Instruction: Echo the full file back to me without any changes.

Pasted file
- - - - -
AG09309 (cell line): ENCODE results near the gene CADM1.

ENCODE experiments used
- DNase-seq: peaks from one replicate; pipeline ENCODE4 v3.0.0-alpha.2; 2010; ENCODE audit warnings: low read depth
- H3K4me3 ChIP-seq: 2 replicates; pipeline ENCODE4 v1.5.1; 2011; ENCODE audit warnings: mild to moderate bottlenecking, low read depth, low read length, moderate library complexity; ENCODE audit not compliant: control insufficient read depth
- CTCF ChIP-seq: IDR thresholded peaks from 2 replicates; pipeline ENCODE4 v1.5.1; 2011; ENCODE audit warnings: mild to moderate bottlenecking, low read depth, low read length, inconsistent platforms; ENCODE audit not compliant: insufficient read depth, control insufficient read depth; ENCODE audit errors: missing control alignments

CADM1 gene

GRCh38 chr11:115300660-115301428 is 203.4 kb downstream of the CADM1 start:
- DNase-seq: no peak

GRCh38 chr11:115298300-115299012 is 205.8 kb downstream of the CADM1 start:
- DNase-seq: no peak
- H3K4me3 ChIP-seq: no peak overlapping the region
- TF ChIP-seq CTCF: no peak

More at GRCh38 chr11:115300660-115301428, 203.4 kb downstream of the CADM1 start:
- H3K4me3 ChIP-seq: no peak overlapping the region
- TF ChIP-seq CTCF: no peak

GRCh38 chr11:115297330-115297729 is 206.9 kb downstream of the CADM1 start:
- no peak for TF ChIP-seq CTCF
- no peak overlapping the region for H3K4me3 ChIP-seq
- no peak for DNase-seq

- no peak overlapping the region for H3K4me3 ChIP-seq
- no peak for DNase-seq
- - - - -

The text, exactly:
AG09309 (cell line): ENCODE results near the gene CADM1.

ENCODE experiments used
- DNase-seq: peaks from one replicate; pipeline ENCODE4 v3.0.0-alpha.2; 2010; ENCODE audit warnings: low read depth
- H3K4me3 ChIP-seq: 2 replicates; pipeline ENCODE4 v1.5.1; 2011; ENCODE audit warnings: mild to moderate bottlenecking, low read depth, low read length, moderate library complexity; ENCODE audit not compliant: control insufficient read depth
- CTCF ChIP-seq: IDR thresholded peaks from 2 replicates; pipeline ENCODE4 v1.5.1; 2011; ENCODE audit warnings: mild to moderate bottlenecking, low read depth, low read length, inconsistent platforms; ENCODE audit not compliant: insufficient read depth, control insufficient read depth; ENCODE audit errors: missing control alignments

CADM1 gene

GRCh38 chr11:115300660-115301428 is 203.4 kb downstream of the CADM1 start:
- DNase-seq: no peak

GRCh38 chr11:115298300-115299012 is 205.8 kb downstream of the CADM1 start:
- DNase-seq: no peak
- H3K4me3 ChIP-seq: no peak overlapping the region
- TF ChIP-seq CTCF: no peak

More at GRCh38 chr11:115300660-115301428, 203.4 kb downstream of the CADM1 start:
- H3K4me3 ChIP-seq: no peak overlapping the region
- TF ChIP-seq CTCF: no peak

GRCh38 chr11:115297330-115297729 is 206.9 kb downstream of the CADM1 start:
- no peak for TF ChIP-seq CTCF
- no peak overlapping the region for H3K4me3 ChIP-seq
- no peak for DNase-seq

- no peak overlapping the region for H3K4me3 ChIP-seq
- no peak for DNase-seq